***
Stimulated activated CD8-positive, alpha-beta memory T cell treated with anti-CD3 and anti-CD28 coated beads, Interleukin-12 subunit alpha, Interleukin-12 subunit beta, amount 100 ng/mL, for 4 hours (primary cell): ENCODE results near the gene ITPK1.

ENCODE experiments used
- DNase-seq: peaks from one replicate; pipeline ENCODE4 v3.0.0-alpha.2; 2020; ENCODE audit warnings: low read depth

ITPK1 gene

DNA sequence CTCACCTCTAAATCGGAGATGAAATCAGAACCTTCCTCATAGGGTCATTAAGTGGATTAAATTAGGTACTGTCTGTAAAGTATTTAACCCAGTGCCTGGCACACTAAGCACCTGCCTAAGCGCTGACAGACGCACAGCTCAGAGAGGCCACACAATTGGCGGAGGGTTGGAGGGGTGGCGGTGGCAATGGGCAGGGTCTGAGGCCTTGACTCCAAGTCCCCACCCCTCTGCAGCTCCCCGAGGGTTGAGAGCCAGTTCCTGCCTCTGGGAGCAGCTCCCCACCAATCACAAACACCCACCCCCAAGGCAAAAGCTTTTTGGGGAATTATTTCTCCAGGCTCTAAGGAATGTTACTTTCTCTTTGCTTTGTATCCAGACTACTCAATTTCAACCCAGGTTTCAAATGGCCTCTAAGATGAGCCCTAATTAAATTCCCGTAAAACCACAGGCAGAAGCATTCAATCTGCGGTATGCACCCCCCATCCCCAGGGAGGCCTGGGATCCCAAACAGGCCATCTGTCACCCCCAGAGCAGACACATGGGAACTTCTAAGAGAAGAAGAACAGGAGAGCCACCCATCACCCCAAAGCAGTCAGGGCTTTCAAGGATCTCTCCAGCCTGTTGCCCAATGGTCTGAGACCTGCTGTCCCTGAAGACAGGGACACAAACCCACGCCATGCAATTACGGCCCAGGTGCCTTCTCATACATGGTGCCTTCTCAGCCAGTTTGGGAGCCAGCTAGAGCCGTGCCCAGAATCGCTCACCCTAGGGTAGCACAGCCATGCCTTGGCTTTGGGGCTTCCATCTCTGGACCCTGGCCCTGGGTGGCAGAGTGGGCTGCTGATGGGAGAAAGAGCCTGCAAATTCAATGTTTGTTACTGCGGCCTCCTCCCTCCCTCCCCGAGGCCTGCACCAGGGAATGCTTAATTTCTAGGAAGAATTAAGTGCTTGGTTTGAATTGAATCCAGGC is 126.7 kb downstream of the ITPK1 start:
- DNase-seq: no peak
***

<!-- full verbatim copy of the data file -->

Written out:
Stimulated activated CD8-positive, alpha-beta memory T cell treated with anti-CD3 and anti-CD28 coated beads, Interleukin-12 subunit alpha, Interleukin-12 subunit beta, amount 100 ng/mL, for 4 hours (primary cell): ENCODE results near the gene ITPK1.

ENCODE experiments used
- DNase-seq: peaks from one replicate; pipeline ENCODE4 v3.0.0-alpha.2; 2020; ENCODE audit warnings: low read depth

ITPK1 gene

DNA sequence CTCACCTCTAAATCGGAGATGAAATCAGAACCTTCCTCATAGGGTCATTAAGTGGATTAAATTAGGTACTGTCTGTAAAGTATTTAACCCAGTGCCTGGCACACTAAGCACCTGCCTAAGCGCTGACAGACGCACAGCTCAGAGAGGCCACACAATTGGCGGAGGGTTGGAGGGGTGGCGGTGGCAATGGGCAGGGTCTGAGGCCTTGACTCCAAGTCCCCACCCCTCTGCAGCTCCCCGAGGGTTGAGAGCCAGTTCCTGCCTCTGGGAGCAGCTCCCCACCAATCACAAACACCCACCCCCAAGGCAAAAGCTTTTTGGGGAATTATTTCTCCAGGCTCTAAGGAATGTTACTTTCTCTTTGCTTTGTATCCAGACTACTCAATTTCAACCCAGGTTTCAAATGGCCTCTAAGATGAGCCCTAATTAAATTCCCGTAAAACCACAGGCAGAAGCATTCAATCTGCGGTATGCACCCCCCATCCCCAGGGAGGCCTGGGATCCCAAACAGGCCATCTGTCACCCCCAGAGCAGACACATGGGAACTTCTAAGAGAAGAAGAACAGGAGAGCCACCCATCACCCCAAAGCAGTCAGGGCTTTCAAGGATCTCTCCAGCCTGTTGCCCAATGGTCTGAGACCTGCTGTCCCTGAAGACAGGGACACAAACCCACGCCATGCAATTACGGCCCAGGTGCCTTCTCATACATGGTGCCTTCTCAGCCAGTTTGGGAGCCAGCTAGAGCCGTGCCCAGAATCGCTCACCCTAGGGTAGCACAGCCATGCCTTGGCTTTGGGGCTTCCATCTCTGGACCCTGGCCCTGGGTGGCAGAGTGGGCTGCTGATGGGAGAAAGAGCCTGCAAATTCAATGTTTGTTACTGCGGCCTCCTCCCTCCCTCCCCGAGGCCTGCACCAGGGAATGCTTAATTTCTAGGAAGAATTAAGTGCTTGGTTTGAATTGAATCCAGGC is 126.7 kb downstream of the ITPK1 start:
- DNase-seq: no peak